Are you using our Conversations Module?
It’s a great tool that allows moderated two-way communications and messaging between a sponsor and child sponsorship.
One of our partners, 2nd Mile Missions, has been successful in using it as a tool to help build long-term relationships through increased communication between sponsors and their sponsored children over the past few years. As they put it, “communicating with your sponsored child opens their eyes to the world, expands their cross-cultural understanding and lets them know they are loved.”
We reached out to Sue Vercauteren, 2nd Mile Missions’ Director of Operations, for her tips and advice on how to introduce and encourage communication between sponsors and their sponsorships. Here’s what she had to say:
1. Tell Your Sponsors Why Communication is Important
Share with your sponsors why it’s important to communicate with their sponsored child. We do this in our newsletters, emails, Facebook and Instagram posts.
Each time we do, we make sure to include links to our REACH sponsorship portal so the sponsor can choose to communicate right then and there by simply sending a message through their sponsorship listed on their profile. If it’s through our printed materials, we include a hard copy of our instructions with our correspondence.
Communication with your sponsored child matters greatly to them, I’ve been able to witness that firsthand.
2. Create a Reference Guide
There are many ways to communicate. We created this reference guide for our sponsors that details our preferred three ways – letters, emailing us or logging in to their REACH account to send a message and attach photos. We outlined how to do each one and made it a downloadable PDF from our website so it’s easy to find and go back and review when needed.
3. Give Them Ideas on What to Write About
We’ve found sometimes sponsors just don’t know what to share with their sponsored child. They want to communicate with them but not knowing exactly what to write has been a hindrance in their doing so. On our reference guide, we share some helpful tips on what they could write about – seasons, holiday traditions, family and pets, jobs and hobbies.
4. Tell Them What Not to Write About, Too
There are certain things that we prefer our sponsors don’t write about when communicating with their sponsored children. For example, we discourage writing about material items as children in our sponsorship program are not as materially blessed as we are. We also suggest they avoid using slang words and don’t share their phone number, address or email address in any correspondence.
Should this happen, we appreciate that REACH allows for moderated conversations – allowing one of our administrators to read the message and make changes if necessary.
5. Encourage Photo Sharing
We encourage our sponsors to share photos of their family, pets and seasons when communicating. Because we run trips throughout the year, we are able to hand deliver any written letters and photos. If it’s through REACH, our in-country sponsorship coordinator will print off the letter with any photos and hand deliver them to students.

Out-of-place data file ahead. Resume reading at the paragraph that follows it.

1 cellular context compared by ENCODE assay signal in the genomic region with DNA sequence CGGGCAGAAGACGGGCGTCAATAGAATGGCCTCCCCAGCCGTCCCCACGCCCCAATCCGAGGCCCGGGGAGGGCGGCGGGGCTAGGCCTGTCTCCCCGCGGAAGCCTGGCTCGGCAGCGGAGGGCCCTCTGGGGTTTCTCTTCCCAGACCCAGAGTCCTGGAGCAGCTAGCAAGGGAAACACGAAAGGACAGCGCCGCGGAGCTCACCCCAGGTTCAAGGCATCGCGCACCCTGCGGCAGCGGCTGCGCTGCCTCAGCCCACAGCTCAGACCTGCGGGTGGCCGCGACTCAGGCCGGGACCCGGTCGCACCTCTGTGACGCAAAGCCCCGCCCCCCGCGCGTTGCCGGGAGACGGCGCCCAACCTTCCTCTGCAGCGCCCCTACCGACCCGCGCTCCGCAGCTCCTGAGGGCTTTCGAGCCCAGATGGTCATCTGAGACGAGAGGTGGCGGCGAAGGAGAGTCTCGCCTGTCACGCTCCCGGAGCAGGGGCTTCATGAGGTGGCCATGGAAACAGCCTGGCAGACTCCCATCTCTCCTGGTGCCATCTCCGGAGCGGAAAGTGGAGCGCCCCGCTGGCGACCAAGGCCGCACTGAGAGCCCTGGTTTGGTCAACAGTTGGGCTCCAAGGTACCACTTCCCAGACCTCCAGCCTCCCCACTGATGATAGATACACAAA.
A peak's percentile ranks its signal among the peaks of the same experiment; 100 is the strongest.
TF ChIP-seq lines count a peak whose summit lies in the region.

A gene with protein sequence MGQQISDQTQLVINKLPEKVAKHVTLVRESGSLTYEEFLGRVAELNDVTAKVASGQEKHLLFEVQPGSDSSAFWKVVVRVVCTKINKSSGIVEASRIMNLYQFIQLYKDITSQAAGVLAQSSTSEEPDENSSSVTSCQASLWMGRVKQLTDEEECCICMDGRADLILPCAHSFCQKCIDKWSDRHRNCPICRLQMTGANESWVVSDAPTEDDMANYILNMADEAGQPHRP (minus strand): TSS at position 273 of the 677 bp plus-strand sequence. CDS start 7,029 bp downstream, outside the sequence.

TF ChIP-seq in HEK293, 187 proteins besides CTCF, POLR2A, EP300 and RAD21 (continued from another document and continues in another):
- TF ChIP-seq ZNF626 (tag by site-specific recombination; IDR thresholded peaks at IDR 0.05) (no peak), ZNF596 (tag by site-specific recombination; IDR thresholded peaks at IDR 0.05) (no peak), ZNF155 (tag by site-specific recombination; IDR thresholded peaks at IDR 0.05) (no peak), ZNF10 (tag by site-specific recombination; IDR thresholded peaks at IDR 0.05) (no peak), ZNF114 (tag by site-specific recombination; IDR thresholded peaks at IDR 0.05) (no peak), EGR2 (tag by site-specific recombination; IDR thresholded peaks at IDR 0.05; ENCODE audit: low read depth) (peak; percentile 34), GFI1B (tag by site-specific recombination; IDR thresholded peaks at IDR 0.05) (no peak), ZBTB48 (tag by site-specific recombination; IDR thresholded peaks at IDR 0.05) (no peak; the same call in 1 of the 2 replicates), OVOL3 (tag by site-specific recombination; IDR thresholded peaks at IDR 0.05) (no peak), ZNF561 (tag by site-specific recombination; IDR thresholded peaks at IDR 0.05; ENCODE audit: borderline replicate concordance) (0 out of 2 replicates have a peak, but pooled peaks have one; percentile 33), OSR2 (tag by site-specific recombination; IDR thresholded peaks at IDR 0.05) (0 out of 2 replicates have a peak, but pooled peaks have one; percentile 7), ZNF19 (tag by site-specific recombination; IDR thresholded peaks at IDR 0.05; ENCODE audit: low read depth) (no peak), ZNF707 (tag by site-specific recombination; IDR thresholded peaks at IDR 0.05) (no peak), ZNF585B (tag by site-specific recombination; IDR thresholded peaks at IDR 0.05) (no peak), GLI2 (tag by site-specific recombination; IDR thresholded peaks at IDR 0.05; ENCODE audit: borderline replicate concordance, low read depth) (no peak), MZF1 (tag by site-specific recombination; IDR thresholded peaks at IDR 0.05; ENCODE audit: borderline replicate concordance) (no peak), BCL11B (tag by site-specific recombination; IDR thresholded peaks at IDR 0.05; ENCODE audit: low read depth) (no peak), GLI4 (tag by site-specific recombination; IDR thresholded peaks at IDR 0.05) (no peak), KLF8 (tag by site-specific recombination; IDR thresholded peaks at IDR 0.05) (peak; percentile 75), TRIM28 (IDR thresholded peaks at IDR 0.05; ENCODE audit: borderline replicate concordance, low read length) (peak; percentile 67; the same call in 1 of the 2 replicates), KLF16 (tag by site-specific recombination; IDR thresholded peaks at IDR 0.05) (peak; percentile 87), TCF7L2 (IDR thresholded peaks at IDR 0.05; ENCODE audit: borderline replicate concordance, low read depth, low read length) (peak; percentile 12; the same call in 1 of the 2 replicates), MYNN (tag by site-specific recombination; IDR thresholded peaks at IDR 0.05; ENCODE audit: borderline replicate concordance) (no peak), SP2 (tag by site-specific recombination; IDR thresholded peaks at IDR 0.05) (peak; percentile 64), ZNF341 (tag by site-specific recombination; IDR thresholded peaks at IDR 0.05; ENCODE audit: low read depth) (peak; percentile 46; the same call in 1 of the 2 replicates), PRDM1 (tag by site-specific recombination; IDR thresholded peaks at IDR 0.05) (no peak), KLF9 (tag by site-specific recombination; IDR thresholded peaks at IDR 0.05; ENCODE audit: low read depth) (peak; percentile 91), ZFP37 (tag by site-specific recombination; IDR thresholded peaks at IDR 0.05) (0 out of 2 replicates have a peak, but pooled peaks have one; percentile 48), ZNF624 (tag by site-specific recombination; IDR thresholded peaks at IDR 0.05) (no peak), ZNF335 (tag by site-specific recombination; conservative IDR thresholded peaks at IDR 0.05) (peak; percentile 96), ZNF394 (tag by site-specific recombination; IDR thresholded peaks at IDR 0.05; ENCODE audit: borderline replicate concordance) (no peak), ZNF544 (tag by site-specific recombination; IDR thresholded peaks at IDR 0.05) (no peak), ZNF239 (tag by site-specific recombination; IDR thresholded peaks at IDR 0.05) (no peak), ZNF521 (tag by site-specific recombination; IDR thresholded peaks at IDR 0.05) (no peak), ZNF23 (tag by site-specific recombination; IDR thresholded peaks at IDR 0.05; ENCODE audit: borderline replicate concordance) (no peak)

6. Offer Translation, if Possible
Our students love to see that their sponsors are attempting to learn their native language as our students are attempting to learn English. It’s a common ground that is really meaningful to them. If you can translate messages for them, we encourage this. We love how REACH can do this for us in their conversations tool.
7. Be Responsive
Whenever a student receives any communication from their sponsor, we have the student respond immediately.
For our younger students, volunteers read the letters to them. We also have a form letter that gives them things to color and questions to answer to send back to their sponsor. A volunteer will help them write their answers while they color the pictures.
For our older students, we encourage them to answer any questions their sponsor may have asked and to share what’s happening in their school and family life. These letters are translated in English once they are back in the states and then mailed to the sponsor.
Sometimes getting the students responses back to the sponsor can be a slow process as there is not a mail system in the country we serve. We have to rely on when trips are happening to bring these letters back and forth. We keep the lines of commuication open by replying to our sponsors through REACH and letting them know when their student received their letter and that they are working on a reply that we will get to them as soon as possible.
“One time while I was there leading a trip, one of my sponsored students handed me her school notebook to look at. When I opened it, I was suprised to find several pages of the photos, cards and letters that I had sent her over the years taped to the pages. She showed me just how much writing your sponsored child matters.”
8. Consider Sponsor Trips
I help lead what we call Awareness Trips twice a year which mostly consists of sponsors who want to meet their sponsored students. We’ve found it to be a great opportunity to connect and a huge encouragement for our sponsors to write their students more.
During our November trip, we’ll work together as a team to have all of our sponsored students make Christmas cards for their sponsors. We then bring these back with us to be delivered just before Christmas.
During our Spring trip, we have the students make thank you cards. We send these to the sponsors at the end of the year. It’s nice to receive a personal thank you card from your sponsored student. So even if our sponsors don’t get around to writing their students, they still receive cards from them twice a year.
We hope these tips were helpful! Our Conversations Module is available for our Essentials, Pro and Pro Plus accounts.